Chad Shreve resigned in order to focus exclusively on the dream of a recovery community without timelines or borders. He brought an emphasis on action based recovery and the concept of a society not confined to a campus or steered from an uninformed boardroom. An open, peer-based community where recovered men share experience was formed to replace look-alike programs where inexperienced experts share theory and advice. Arbitrary completion dates were abandoned in favor of personal benchmarks. One-size-fits-all treatment was adjusted to fit recovery at your own pace.
Qualified leadership, including the addition of a Certified Substance Abuse Counselor in long-term recovery, would become the new standard in faith based care. Add an authentic director, known for the customization of personal designs and original projects. Finish with the support of an inspired pastor with decades of his own success with sobriety. That’s something genuine, uncompromised and built from scratch with integrity. It’s over 60 years of first-hand work in the trenches of recovery and one of the many characteristics that set us apart.
The profitability of bait and switch recovery models at the expense of a vulnerable population has come to represent an obvious conflict of interest. We want to draw a clear distinction between management models and exactly where we stand in relation to the crowded field.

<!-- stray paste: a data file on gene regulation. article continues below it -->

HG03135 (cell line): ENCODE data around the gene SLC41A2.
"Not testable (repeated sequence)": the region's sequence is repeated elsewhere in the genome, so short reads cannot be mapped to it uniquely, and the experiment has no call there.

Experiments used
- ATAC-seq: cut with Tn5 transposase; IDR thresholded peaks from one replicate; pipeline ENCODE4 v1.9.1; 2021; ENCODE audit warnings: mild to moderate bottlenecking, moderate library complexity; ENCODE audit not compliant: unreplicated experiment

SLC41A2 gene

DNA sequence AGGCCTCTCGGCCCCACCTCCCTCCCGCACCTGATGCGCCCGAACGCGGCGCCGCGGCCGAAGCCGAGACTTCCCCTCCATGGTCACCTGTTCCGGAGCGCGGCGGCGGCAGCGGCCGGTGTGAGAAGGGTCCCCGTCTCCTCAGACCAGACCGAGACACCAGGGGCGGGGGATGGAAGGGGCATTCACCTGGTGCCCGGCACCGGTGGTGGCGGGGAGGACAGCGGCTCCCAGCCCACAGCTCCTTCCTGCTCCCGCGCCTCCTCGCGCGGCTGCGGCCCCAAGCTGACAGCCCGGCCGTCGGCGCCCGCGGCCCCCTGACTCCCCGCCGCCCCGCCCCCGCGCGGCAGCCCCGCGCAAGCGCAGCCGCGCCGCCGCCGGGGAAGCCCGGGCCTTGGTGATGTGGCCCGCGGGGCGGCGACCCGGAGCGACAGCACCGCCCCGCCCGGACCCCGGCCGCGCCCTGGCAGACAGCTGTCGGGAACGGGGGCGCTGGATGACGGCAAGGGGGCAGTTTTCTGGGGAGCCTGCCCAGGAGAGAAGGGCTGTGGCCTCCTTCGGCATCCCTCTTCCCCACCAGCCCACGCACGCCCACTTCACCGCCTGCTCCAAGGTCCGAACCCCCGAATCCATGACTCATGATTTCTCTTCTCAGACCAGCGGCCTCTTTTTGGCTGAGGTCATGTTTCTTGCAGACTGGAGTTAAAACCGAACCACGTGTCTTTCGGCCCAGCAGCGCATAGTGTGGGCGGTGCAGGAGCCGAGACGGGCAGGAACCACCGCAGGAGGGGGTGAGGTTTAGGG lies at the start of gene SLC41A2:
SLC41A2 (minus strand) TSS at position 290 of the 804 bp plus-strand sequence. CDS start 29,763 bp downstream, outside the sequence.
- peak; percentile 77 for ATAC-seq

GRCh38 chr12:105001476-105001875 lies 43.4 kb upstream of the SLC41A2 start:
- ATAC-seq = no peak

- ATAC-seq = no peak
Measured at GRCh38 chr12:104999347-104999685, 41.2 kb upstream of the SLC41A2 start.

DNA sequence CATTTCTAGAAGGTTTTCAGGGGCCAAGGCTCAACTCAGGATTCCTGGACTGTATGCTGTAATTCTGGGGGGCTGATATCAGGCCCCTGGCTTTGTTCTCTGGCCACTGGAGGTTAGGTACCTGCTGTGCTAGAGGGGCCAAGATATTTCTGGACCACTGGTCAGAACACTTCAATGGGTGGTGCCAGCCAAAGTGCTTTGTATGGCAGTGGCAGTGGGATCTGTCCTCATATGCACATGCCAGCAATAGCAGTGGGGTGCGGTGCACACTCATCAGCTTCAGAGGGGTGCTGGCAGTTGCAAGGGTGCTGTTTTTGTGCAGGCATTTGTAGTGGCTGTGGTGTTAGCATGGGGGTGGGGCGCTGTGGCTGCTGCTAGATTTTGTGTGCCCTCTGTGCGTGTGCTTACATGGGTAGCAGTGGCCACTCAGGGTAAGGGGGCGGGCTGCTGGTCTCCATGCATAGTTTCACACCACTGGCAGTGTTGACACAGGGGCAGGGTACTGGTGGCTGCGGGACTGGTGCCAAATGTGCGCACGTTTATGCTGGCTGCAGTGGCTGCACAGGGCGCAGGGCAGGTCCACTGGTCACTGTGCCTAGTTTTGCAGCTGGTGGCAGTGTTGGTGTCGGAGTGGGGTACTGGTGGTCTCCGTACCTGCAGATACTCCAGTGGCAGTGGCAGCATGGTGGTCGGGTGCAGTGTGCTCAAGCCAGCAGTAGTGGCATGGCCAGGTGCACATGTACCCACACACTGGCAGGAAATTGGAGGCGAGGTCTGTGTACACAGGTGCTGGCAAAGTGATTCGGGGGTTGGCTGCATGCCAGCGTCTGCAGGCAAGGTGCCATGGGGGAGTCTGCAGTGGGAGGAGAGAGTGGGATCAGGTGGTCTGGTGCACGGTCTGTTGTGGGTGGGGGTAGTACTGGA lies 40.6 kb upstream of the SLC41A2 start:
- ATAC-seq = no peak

Historically, the vast majority of successful cases recover piecemeal on a long term basis in a structured setting. In contrast, short term treatment is associated with quarantine in a closed environment followed by instant freedom upon release. In all fairness, either extreme has its pros and cons based on time constraints and immediate goals for treatment. Both models serve a specific purpose. Unfortunately, each lack the continuity of services available from the design of the other.
Our unique model involves a transition of countless smaller increments with growing levels of progress and independence. Residents reap the monetary benefits of their own hard work and families share in the financial success of the organization. That is the secret sauce. Unlike the model of boardroom management, the sense of equality builds a climate of prosperity and mutual respect. In the social model of recovery, no one element profits at the expense of another. There’s no working class ruled over by a spending class who convene privately to count their fortune. No human being is a fundraising prop or number on a financial committee report. Every resident is a stakeholder in the community and an investor in his own recovery, accountable to his own recovered peers.